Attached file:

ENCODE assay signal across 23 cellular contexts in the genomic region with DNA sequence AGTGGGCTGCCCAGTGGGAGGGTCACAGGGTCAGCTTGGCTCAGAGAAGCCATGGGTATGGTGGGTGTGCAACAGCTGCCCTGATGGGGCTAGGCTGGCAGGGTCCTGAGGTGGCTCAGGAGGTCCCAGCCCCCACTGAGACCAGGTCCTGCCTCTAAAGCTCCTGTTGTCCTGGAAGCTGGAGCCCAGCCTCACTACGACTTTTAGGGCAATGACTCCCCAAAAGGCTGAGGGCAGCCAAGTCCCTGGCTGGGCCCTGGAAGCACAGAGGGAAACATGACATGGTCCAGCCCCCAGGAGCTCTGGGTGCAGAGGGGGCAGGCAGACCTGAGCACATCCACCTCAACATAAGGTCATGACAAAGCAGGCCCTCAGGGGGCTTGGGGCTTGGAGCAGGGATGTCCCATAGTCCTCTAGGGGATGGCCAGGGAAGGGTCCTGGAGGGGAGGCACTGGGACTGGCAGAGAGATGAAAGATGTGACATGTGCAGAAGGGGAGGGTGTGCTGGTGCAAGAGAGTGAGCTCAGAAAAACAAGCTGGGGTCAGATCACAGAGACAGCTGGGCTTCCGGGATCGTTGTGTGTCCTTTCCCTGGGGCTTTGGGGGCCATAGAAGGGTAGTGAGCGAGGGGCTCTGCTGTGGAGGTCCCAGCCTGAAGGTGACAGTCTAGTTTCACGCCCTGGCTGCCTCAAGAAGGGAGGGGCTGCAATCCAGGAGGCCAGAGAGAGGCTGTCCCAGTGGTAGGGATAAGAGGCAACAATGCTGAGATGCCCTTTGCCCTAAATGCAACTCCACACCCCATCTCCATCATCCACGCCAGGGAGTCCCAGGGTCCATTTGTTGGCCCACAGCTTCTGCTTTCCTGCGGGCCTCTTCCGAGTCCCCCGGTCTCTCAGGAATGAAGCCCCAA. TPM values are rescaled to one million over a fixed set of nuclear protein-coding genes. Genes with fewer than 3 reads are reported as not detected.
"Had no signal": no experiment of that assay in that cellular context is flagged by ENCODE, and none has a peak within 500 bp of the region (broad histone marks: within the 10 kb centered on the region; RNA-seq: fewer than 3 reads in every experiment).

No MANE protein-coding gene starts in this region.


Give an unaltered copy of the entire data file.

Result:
ENCODE assay signal across 23 cellular contexts in the genomic region with DNA sequence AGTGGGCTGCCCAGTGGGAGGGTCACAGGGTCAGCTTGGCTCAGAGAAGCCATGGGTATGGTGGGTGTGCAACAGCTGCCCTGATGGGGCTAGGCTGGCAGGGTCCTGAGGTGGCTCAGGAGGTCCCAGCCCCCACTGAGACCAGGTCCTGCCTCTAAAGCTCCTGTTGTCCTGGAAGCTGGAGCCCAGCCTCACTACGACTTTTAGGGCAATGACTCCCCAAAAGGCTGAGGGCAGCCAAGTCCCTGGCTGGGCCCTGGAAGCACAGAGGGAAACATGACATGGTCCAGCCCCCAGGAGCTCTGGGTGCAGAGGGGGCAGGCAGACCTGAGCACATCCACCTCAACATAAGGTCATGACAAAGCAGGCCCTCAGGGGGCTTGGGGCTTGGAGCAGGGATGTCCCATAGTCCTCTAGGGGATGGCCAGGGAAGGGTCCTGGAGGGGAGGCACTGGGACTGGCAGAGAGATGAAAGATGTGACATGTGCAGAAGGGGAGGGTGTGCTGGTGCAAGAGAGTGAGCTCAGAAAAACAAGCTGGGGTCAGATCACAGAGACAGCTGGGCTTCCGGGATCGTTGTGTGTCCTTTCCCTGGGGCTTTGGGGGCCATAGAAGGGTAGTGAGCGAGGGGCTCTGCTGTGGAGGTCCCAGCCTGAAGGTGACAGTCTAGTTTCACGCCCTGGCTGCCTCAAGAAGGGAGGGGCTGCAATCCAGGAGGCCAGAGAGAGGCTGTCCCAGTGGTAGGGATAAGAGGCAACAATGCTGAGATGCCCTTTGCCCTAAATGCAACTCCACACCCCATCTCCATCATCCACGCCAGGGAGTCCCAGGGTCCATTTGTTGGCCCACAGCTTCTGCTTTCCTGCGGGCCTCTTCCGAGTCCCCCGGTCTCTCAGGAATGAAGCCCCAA. TPM values are rescaled to one million over a fixed set of nuclear protein-coding genes. Genes with fewer than 3 reads are reported as not detected.
"Had no signal": no experiment of that assay in that cellular context is flagged by ENCODE, and none has a peak within 500 bp of the region (broad histone marks: within the 10 kb centered on the region; RNA-seq: fewer than 3 reads in every experiment).

No MANE protein-coding gene starts in this region.